Liz Truss on Tuesday night said she would vote to scrap a Commons investigation into whether Boris Johnson lied over partygate.
Speaking at a Tory leadership hustings in Darlington, she insisted the Prime Minister had not misled Parliament over the scandal.
Asked whether she would vote to end the inquiry by MPs on the standards committee, she said: “Yes – but there isn’t a vote and it’s going ahead.” The Foreign Secretary also appeared to agree with shouts from the audience that the media was responsible for Mr Johnson’s downfall.
It comes as Tory grandees try to force the Commons to abandon its investigation, claiming the inquiry has turned into a “kangaroo court”.
Four of the party’s most senior backbenchers have tabled a motion calling for the privileges committee’s investigation to be “discontinued” and described it as a “stitch-up” to force the Prime Minister out of Parliament.
Sir Bill Cash, Sir Iain Duncan Smith, Sir Edward Leigh and David Jones said the committee, chaired by Labour’s Harriet Harman, had moved the goalposts so that Mr Johnson is guaranteed to be found guilty.
Instead of sticking to the established convention of censuring a minister only if they “deliberately or knowingly” misled the Commons – which Mr Johnson denies – the committee will only seek to establish that he misled the House, for which he has already apologised.
The committee has the power to suspend Mr Johnson from Parliament for 10 or more days if it finds him guilty of contempt.
That would trigger a recall petition in his constituency, which could in turn lead to a by-election if 10 per cent of voters in Uxbridge and South Ruislip call for one.
Sir Bill and the other three MPs believe the committee is wilfully ignoring precedent – and the Commons’ own rulebook – to ensure it can convict Mr Johnson of lying to Parliament. They have tabled an early day motion in the Commons in the hope that the Speaker will allow the matter to be debated and put to a vote.
Mr Johnson was fined by police for attending a birthday get-together in the Cabinet room during lockdown in June 2020.
A report by Sue Gray, the senior civil servant, on parties in Downing Street and Whitehall found there were “failures of leadership and judgment in Number 10”. However, it did not judge whether or not the Prime Minister knew rules were being broken.
In April, Parliament gave the go-ahead for the privileges committee to investigate whether Mr Johnson had misled MPs when he said “there was no party and no Covid rules were broken”.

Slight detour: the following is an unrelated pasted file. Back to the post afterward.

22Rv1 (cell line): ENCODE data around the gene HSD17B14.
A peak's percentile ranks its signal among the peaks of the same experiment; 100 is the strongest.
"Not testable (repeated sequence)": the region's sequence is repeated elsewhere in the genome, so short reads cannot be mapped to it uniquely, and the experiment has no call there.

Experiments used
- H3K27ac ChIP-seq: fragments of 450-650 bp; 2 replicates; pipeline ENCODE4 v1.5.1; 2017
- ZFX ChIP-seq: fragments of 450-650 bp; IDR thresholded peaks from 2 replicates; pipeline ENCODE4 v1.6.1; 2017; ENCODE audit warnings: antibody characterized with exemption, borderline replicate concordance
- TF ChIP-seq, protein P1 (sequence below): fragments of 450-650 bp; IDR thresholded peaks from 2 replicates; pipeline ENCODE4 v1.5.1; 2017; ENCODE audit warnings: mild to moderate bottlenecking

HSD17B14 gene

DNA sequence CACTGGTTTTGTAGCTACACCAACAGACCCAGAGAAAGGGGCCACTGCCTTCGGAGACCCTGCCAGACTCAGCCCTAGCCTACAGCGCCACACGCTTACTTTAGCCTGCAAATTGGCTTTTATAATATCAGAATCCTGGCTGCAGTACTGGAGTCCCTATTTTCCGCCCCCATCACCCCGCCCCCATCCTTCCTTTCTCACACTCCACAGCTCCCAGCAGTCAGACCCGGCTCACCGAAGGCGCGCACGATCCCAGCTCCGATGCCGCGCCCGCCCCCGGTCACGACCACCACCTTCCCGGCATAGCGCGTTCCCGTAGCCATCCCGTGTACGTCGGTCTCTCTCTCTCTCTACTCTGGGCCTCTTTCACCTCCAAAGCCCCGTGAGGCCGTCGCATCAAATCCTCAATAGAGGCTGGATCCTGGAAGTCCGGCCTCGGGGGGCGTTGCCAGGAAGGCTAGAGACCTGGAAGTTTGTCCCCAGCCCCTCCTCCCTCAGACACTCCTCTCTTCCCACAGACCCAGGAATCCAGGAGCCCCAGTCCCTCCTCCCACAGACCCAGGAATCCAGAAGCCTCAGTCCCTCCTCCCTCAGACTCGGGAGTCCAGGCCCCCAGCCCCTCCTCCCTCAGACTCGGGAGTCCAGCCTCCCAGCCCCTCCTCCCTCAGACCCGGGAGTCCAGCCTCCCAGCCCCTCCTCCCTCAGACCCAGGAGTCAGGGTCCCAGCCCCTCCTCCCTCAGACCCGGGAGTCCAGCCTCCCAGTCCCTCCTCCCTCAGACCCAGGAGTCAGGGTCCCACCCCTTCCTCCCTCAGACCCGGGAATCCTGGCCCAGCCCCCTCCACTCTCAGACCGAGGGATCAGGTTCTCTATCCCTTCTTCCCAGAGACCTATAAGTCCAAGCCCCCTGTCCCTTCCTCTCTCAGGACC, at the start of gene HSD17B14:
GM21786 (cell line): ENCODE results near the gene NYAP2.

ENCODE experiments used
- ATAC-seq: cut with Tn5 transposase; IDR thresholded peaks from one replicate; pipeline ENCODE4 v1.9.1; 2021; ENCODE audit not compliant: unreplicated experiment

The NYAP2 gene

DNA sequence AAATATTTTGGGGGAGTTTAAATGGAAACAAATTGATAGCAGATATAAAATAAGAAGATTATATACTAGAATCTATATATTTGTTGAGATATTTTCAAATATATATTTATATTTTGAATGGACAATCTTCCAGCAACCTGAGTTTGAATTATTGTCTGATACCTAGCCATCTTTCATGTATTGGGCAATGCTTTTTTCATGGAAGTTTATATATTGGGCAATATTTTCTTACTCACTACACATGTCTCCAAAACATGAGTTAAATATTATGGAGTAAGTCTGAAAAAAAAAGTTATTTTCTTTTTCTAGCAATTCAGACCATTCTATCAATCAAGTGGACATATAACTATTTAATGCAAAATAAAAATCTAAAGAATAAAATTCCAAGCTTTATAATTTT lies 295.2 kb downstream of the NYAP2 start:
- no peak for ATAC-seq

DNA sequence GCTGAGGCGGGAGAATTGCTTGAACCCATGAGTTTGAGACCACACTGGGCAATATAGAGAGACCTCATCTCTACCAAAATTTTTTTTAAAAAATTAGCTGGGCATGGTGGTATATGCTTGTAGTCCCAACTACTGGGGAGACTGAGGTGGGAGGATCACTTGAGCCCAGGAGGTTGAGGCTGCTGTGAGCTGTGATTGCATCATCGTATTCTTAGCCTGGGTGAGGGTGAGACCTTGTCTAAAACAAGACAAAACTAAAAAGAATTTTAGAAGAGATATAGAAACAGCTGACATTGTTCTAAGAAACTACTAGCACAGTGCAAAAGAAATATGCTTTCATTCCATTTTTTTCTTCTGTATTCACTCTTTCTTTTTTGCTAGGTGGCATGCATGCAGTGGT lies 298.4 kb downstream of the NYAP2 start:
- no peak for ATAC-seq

Until now, it had been assumed that he could only be found guilty of contempt of Parliament by the committee if he knew at the time that what he said was wrong – something that is extremely difficult to prove.
But after taking legal advice from Sir Ernest Ryder, a former Appeal Court judge, the committee has made it clear that it does not believe it is necessary to prove intent.
One Tory MP said: “It’s ridiculous to allow this witch-hunt to take place. They have decided to change the terms of reference of this inquiry so that all they have to prove is something he has already admitted.
“They might as well forget about the investigation part and go straight to the punishment, because the result is now a foregone conclusion in what has ended up being a kangaroo court. The whole process is ridiculous, and they just want to kick him while he’s down.”
Four of the seven MPs on the committee are Tories. However one of them, Laura Farris, resigned her position this week and supporters of Mr Johnson hope they can replace her with someone who will argue that the process is unfair and must be rethought.
Thousands of early day motions are tabled every year, meaning few are ever chosen to be debated. As such, Sir Bill and his colleagues hope they can gain more signatures on the motion and increase the pressure on the committee to back down.
The motion “notes the divergence from the established convention” of considering whether the MP “deliberately or knowingly misled the House, departing from … past precedent” and suggests “the proceedings of the committee of privileges on this matter be discontinued”.
A spokesman for the committee said: “There has been no change to the rules or to terms of reference.
“A decision on whether a contempt has been committed is for the Committee and finally the House to decide on the basis of the evidence from the inquiry. The questions the inquiry will set out to answer are: firstly, whether the House was misled; secondly, if so, whether that was a contempt – that is to say an action or omission which may have obstructed or impeded the functioning of the House of Commons; and thirdly, if so, how serious was that contempt. The Committee has not yet assessed the evidence nor has it prejudged any of these questions. The issue of whether the House was deliberately misled may arise under the second and third of those questions asked by the investigation.”